Machu Picchu: An experience beyond words or photos
by Richard Aguirre
The day to visit Machu Picchu finally arrived, and it dawned sunny and beautiful. We arose early, ate a quick breakfast, rubbed on sunscreen, filled our daypacks with water bottles and snacks and headed for the bus that takes tourists up a road of hairpin curves to the world famous site. Even the bus ride up is breathtaking, with steep, green mountains rising on all sides. When we arrived and stood looking out over the famous ruins, we understood why Incan royalty chose to build a city and spend time there.
Rudy, Joshua, Jacob, Landon, Alan, Becca and Lauren unfurl a Goshen College banner at Machu Picchu.
Our guide, Oswaldo Palomino Alvarado, explained what we were seeing as we visited the dwellings, worship places and work areas of the restored city, which was most likely a retreat for Incan royalty and a religious center where festival days and astronomical events were celebrated. He explained that the American professor and adventurer Hiram Bingham made the remote site known to the outside world, in 1911, through his famed expeditions.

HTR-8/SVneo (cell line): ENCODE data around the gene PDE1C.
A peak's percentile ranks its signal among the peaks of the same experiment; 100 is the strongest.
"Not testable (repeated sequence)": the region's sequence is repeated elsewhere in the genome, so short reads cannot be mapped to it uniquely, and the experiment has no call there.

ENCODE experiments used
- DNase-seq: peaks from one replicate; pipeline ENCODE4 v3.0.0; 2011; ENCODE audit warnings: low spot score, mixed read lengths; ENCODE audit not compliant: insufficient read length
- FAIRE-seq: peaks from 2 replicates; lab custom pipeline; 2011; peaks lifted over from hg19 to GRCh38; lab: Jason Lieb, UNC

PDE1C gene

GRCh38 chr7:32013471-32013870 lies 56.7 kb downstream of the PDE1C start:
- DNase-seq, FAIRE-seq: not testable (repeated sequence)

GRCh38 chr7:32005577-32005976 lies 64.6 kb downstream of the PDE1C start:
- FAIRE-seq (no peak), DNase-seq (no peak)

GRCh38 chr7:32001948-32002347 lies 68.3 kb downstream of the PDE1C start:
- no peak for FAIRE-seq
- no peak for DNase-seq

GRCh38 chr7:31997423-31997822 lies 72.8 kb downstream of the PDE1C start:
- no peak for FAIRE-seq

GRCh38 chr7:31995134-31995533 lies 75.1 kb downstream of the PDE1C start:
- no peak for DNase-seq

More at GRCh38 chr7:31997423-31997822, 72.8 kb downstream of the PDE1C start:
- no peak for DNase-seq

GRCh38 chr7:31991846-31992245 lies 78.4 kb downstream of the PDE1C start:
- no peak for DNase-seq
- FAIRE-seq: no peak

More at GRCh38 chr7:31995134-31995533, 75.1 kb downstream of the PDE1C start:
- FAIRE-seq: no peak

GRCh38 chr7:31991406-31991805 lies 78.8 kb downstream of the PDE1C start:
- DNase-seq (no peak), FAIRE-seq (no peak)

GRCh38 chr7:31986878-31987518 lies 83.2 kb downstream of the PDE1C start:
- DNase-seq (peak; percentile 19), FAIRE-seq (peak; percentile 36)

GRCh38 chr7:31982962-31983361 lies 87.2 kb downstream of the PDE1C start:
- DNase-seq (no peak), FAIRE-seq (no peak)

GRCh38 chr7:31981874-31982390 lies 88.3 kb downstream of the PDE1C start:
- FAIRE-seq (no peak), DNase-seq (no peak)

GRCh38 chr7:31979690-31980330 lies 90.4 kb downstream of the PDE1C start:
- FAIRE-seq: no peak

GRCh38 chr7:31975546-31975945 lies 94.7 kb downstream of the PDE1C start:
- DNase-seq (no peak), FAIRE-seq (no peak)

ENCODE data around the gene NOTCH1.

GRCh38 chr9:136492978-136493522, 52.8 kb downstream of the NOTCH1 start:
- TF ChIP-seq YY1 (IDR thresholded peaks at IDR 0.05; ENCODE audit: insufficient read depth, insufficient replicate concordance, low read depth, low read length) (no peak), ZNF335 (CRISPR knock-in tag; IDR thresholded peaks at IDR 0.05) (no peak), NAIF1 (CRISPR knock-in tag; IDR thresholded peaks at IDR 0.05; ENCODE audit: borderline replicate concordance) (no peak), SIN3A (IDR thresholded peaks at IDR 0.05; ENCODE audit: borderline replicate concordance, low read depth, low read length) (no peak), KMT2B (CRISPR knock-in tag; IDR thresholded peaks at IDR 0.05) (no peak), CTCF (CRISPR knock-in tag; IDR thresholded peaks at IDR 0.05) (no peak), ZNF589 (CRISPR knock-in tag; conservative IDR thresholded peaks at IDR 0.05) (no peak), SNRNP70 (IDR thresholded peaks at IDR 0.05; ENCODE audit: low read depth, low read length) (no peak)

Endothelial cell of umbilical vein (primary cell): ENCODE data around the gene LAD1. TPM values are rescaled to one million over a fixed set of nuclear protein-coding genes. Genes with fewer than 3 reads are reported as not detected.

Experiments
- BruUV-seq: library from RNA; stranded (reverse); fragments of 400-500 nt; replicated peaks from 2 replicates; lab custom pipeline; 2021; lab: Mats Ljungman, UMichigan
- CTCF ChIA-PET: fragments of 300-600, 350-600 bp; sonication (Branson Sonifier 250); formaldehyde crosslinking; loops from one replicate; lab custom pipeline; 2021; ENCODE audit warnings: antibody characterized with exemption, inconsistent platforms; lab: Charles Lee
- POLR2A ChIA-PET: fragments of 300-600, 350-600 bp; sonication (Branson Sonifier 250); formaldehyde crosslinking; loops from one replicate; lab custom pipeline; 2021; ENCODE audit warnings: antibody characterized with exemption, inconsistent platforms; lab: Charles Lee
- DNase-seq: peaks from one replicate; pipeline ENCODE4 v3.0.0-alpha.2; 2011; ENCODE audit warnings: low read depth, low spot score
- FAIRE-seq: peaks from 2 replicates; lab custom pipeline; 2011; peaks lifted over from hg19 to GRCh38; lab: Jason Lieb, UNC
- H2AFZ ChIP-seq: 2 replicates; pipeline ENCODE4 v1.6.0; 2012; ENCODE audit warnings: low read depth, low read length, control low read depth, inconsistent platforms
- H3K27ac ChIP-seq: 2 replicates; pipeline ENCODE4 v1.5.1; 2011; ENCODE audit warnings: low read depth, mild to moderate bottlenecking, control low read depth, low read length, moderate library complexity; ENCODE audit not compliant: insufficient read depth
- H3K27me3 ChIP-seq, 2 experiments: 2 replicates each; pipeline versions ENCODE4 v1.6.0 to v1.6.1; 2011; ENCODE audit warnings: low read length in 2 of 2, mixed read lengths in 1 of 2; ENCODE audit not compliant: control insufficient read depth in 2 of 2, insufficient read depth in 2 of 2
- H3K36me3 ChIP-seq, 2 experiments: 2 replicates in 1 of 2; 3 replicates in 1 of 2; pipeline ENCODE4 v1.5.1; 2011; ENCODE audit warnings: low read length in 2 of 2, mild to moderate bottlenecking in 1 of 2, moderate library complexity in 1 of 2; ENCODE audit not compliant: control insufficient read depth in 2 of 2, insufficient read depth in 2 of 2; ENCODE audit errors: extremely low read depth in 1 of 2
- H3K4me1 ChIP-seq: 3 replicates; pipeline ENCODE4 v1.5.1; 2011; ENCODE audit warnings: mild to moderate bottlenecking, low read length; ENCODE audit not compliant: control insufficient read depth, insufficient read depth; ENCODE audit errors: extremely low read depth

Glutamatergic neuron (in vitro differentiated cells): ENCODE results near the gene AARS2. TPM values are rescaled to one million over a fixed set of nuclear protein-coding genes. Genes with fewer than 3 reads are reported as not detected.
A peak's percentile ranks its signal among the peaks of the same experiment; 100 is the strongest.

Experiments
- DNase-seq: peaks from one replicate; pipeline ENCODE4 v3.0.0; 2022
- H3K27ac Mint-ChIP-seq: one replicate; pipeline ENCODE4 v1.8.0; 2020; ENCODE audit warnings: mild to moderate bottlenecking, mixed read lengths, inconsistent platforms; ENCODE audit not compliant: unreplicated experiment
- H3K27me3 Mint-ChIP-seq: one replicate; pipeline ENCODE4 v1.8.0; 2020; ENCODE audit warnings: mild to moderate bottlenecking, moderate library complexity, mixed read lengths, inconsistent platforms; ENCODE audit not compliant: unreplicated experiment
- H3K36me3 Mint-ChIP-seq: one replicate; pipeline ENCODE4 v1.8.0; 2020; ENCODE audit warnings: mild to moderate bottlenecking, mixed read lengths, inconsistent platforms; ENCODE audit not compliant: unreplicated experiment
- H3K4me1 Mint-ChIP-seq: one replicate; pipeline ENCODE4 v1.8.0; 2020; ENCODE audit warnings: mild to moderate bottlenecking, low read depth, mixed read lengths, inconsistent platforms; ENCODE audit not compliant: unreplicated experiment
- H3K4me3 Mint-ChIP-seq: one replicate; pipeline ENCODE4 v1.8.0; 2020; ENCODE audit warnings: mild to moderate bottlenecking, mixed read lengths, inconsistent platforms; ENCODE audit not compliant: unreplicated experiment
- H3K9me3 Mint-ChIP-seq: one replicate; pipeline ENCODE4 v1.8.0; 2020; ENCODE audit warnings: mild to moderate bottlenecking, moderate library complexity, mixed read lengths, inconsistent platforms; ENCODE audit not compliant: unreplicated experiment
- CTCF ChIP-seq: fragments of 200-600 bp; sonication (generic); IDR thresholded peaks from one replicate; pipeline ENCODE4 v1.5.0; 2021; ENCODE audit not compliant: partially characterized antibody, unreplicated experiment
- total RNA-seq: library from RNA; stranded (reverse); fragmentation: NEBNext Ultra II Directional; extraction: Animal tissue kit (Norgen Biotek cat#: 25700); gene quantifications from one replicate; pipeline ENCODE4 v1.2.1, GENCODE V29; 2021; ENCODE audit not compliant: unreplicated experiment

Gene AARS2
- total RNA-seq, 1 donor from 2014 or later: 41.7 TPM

Students hike to a view point at Machu Picchu.
In the late morning we began our climb of Wayna Picchu, the steep mountain that towers over the ruins. The 360-degree views from the top were worth the huffing and puffing up the steep, high-altitude climb on ancient Inca stone steps (Machu Picchu is at an elevation of almost 8,000 feet).
Alan at the summit of Wayna Picchu.
Then back down for more exploring this unforgettable World Cultural Heritage site and one of the seven wonders of the modern world. It was a day we will never forget. We will let our photographs tell the story, although as more than one student remarked, photos do not do justice to Machu Picchu.